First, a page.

AMC Network Entertainment LLC

This browser is supported only in Windows 10 and above.

Actors Who Lost or Gained the Most Weight For A Role

Deniro_before_and_afterMaybe it has to do with trying to earn their stupendous salaries, but occasionally some actors and actresses can work a little too hard in preparing for a role. Blogger Deputy Dog has a fun list of ten thespians who either put on or took off huge amounts of weight in short periods of time in order to look the part for an upcoming movie. His list includes details and before/after photos of Sylvester Stallone, Renee Zellwegger, Eric Bana, Matt Damon, Hilary Swank and others.

Of course the famous one in this category is Robert De Niro as boxer Jake LaMotta in Raging Bull. De Niro trained obsessively to get into shape for the movie’s grueling boxing scenes, and then went in the opposite direction, gaining 60 pounds to play the older LaMotta. (Maybe director Martin Scorsese should have considered doing the fat scenes first, so that at the end of shooting De Niro would have been left in good shape?)

And DeNiro isn’t even the record holder:

Jared Leto put on 62 pounds to play John Lennon’s murderer Mark avid Chapman in the as yet unreleased Chapter 27.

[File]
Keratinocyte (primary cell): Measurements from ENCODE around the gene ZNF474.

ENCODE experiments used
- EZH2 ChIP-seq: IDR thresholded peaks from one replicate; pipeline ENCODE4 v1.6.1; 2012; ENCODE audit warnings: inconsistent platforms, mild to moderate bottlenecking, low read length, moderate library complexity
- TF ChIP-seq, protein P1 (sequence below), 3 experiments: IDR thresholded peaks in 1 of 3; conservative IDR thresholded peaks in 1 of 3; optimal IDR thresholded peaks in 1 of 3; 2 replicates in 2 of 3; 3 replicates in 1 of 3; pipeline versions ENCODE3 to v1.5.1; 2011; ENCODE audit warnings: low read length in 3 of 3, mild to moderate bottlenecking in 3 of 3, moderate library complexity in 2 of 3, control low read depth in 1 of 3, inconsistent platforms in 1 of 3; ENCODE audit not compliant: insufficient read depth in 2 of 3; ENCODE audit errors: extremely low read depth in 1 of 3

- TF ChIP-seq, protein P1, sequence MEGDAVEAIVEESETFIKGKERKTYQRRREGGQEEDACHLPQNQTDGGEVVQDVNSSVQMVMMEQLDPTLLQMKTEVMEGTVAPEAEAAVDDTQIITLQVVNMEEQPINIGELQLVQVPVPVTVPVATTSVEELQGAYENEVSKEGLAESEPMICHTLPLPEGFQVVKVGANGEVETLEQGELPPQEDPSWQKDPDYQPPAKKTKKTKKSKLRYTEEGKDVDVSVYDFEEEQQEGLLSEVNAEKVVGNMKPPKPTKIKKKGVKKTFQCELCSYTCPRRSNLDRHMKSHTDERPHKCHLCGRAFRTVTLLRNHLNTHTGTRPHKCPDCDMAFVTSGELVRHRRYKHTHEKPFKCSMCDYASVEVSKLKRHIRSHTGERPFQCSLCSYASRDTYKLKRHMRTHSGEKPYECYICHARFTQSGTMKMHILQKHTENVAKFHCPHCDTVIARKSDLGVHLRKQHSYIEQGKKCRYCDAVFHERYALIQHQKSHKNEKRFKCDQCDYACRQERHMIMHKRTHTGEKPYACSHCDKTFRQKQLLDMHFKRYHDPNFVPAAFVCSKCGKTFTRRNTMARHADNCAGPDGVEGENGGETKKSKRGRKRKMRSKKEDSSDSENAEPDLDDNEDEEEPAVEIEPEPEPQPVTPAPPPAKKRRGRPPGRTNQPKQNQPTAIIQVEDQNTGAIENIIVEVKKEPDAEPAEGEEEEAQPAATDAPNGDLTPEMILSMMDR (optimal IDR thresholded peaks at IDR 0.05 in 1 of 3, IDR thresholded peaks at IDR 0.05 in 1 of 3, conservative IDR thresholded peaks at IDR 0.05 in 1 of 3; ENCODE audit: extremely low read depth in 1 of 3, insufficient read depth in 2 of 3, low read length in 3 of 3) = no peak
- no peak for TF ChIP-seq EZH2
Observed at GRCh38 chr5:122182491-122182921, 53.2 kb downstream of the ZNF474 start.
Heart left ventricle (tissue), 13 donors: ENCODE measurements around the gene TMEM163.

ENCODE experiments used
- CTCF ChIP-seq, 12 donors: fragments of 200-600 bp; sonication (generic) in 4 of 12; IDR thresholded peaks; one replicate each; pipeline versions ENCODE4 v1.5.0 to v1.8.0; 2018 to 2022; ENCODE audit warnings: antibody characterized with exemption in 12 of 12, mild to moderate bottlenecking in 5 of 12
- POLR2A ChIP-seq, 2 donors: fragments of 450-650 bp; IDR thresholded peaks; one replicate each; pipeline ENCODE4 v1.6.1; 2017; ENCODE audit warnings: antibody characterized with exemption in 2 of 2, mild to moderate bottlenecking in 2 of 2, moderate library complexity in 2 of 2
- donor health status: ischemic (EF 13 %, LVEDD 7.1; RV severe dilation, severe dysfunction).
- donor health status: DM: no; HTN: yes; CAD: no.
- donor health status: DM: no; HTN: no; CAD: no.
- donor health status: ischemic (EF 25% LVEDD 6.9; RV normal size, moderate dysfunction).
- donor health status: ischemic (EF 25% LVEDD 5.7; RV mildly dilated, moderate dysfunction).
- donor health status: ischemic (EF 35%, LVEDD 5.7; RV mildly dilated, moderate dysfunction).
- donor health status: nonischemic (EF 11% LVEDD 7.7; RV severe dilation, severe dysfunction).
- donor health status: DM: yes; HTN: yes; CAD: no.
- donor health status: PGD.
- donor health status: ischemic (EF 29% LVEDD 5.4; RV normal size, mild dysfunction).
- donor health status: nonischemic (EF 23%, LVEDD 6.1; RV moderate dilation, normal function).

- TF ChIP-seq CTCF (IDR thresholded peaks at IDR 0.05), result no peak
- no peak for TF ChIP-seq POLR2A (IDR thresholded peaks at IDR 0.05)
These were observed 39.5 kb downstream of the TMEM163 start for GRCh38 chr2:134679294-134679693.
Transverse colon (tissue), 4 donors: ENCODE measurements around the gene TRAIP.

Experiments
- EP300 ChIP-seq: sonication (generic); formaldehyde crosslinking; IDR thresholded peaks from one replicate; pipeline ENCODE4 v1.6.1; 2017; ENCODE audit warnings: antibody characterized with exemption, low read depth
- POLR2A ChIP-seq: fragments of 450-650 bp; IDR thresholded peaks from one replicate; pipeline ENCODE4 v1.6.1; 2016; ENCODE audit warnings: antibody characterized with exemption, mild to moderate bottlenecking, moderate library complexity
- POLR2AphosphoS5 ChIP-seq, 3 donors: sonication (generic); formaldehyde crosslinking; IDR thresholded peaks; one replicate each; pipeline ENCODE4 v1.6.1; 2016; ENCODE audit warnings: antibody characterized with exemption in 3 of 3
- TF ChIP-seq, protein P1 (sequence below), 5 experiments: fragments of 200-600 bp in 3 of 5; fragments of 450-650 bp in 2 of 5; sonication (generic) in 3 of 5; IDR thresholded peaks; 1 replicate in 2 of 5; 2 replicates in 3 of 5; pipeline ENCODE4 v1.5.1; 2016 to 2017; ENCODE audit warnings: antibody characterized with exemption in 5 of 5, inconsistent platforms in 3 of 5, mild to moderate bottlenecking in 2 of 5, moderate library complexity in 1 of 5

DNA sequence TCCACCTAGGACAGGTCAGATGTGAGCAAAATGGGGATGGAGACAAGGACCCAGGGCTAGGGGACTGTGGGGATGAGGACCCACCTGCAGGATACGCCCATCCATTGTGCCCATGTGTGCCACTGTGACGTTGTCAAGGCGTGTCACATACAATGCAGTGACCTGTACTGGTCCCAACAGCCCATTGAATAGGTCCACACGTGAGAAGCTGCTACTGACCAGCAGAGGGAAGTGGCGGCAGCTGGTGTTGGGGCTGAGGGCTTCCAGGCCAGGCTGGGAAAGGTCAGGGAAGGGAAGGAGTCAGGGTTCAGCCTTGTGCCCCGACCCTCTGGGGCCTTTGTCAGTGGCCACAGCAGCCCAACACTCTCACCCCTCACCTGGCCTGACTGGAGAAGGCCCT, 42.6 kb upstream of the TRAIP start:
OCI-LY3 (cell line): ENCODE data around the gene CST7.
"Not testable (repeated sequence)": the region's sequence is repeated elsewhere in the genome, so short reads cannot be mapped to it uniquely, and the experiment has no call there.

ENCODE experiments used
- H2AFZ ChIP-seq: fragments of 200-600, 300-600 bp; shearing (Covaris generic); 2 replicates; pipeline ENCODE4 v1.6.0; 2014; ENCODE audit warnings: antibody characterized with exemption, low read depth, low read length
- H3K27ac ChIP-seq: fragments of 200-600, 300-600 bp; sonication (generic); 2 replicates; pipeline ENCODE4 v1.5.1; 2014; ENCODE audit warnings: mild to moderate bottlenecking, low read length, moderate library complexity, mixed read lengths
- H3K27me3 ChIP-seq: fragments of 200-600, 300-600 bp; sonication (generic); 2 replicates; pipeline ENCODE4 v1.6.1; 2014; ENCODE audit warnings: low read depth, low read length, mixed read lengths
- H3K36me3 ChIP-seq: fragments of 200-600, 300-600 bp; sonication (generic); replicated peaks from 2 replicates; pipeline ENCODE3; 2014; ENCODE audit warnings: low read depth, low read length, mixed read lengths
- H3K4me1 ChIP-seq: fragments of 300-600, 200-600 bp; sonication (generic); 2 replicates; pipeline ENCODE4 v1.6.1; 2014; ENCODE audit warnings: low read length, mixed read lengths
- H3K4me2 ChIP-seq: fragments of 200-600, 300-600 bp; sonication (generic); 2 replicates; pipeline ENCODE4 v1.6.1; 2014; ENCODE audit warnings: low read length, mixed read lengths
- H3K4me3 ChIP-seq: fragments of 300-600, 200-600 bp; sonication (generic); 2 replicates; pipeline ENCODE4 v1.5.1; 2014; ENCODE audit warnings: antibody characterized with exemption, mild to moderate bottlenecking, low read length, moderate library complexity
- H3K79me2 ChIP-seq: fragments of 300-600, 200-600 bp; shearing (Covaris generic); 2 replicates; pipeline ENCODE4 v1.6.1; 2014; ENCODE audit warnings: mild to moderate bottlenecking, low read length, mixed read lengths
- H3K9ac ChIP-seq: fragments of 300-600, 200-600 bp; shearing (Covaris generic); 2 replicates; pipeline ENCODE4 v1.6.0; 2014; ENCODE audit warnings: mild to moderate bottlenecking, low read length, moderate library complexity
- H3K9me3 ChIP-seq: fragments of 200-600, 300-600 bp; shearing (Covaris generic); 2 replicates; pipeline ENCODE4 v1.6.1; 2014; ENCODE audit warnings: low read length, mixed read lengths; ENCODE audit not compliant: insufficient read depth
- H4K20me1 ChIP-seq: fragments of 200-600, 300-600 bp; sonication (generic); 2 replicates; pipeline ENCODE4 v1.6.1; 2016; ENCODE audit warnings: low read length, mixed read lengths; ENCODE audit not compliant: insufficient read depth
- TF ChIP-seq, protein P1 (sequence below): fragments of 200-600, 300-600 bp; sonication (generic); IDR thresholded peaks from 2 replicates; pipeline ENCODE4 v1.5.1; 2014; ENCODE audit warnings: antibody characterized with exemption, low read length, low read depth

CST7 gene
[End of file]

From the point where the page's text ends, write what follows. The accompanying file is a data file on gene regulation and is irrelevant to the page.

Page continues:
But the undisputed champion shape-shifter has to be Christian Bale. Not only did he lost 63 pounds for his performance as an insomniac in 2004’s The Machinist, but he followed that with Batman Begins, for which he gained 100 pounds! That was followed by Rescue Dawn, in which he was again visibly emaciated for his role as a prisoner of war. And I’m sure he’s back in strapping form for the upcoming Batman sequel The Dark Knight. I hope this guy has a good doctor.

It all reminds me of the famous exchange between Lawrence Olivier and Dustin Hoffman during the shooting of the classic Marathon Man (you know, the movie that terrified a generation of film buffs from keeping their dentist appointments). To prepare for his role as a graduate student relentlessly pursued by Nazis, Hoffman made sure that he was as frazzled, exhausted and out-of-breath as his character. He explained this to Olivier, who tut-tutted sympathetically and suggested, "But my dear boy, why don’t you just act?"

I’ve always enjoyed that story and was disappointed to learn that it isn’t true. But isn’t that the case with the best stories?

Read More